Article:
"Now in the market, mostly everyone can offer the same level of features," Galassi said.
The new playing field involves three elements: delivery excellence, agile development and data. To be successful, service providers should have a microservice approach, Galassi said. If a platform is a set of 30-40 components, each providing a piece of the business logic in an isolated way, being able to issue a microrelease will lead to speed and agility.
For example, to change the method of authentication from a user's email to phone number, with a microservice architecture, the service provider would only have to change and test one item. "You don't have to touch the rest," Galassi said. "Smaller is better. It simplifies, reduces risks and even if it fails, you can come back (easily) and push a new version."
This applies to capacity, too. In a live sports situation, the authentication process requires a greater amount of infrastructure that is no longer needed once completed. A microservice approach allows the provider to scale up only for the necessary service. The cloud space is purchased only for the time needed for the authentication rush.
"I see many clients looking for onboarding innovation fast, reducing the infrastructure as much as possible and paying only for what they use," Galassi said.
As for data, companies have been collecting and storing it, but not monetizing it. They need to reduce the focus, pick a few KPIs related to their objective and not try to optimize everything, Galassi said. But using metadata for content can be a strategy differentiator. Data APIs can be used, for example, to determine which customers are classified as being susceptible to churn. The various components of the video service should be notified, and the customer can, therefore, be offered vouchers and the like to reduce the chance of turnover.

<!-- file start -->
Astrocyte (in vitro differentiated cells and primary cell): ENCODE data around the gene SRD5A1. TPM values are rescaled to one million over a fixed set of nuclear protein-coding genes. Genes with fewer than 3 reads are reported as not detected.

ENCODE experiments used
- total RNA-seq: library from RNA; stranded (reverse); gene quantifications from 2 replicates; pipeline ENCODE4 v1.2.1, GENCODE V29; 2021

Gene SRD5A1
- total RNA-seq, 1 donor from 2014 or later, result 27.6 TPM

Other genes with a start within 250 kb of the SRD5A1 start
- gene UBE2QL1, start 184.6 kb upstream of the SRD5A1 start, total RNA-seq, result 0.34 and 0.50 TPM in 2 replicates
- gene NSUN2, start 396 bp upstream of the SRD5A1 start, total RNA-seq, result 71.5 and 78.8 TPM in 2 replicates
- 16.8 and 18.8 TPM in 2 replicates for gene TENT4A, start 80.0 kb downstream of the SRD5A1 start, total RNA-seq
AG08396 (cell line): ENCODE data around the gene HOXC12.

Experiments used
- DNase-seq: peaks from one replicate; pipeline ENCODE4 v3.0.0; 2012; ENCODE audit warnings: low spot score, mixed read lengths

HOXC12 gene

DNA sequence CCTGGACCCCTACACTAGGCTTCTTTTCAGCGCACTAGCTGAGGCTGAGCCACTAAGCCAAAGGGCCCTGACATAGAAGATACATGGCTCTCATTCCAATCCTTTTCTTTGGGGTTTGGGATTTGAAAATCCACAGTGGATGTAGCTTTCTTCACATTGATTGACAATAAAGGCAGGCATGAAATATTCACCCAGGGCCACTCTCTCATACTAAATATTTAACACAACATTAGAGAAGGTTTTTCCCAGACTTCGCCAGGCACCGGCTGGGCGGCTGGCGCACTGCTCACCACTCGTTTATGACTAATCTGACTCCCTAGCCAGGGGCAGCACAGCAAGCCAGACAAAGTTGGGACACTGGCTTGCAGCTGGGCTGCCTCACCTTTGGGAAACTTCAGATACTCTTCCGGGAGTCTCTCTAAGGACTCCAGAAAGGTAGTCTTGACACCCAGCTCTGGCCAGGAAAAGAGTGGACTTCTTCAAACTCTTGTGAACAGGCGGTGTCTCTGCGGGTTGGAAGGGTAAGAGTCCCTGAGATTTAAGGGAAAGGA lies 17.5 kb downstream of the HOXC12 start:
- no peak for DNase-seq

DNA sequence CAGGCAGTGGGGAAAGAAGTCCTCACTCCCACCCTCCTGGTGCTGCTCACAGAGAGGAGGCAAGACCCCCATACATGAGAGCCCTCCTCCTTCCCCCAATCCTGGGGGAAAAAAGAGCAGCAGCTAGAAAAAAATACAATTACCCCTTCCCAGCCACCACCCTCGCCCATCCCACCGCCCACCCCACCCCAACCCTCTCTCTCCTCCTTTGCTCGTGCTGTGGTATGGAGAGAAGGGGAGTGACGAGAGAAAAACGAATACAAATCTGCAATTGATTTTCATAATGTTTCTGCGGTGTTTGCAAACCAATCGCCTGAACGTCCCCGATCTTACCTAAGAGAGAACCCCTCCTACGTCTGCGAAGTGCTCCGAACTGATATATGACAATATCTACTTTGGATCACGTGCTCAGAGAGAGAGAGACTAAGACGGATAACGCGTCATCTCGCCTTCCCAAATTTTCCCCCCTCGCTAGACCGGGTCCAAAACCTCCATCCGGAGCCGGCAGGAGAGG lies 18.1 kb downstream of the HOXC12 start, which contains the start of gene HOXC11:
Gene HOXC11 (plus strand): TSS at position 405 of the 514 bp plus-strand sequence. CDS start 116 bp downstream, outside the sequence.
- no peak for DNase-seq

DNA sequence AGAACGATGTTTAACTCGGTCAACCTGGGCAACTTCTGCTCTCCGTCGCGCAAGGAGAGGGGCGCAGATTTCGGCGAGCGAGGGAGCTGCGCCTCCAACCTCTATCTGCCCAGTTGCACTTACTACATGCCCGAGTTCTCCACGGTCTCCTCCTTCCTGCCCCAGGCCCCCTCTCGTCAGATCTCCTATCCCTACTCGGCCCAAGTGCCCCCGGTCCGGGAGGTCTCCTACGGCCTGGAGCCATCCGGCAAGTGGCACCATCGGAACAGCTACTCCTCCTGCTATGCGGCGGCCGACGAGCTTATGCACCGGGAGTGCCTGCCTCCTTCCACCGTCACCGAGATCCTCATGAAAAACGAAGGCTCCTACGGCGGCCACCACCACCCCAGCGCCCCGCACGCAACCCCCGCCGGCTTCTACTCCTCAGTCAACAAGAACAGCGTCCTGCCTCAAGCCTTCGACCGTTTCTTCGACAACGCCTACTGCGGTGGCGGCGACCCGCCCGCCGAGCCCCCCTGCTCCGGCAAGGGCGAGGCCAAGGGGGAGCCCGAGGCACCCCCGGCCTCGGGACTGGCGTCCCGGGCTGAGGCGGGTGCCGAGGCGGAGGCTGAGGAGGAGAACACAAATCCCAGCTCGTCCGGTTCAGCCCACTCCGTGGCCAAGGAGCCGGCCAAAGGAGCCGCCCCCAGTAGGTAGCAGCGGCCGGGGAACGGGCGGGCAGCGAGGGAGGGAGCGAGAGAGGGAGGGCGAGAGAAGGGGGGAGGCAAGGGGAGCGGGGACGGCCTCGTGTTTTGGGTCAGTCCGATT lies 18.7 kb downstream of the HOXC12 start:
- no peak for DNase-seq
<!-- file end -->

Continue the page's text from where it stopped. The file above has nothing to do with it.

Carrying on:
"If properly orchestrated, (data) can boost customer experience and boost value for companies. Companies who don't want to be serious will continue the feature game. In the long term, this is not sustainable," Galassi said.
Galassi's recommendations tie into what Accenture believes are the five biggest challenges facing the digital video business, namely viewer dissatisfaction, difficulty finding relevant video content, inconsistent viewer experience, insufficient insights using viewer data and fluctuation demand.
Again from a data perspective, developing personal profiles, creating relevant ads, leveraging consumer insights, employing machine learning and offering a unified search will help address viewer satisfaction and allow users to find the content they want.
"Reporting is now a commodity," Galassi said. "Once you have data, you can inform a lot of processes - marketing processes, problem management processes. (You can) change the UI according to data, too."
To enhance viewer data, operators should use cross-channel measurements, but they also should embed data science into the core business processes and retain analytics talent.
"Create interdisciplinary teams of data engineers and scientists, along with business developers who focus on creating insights that address specific business problems," Galassi said.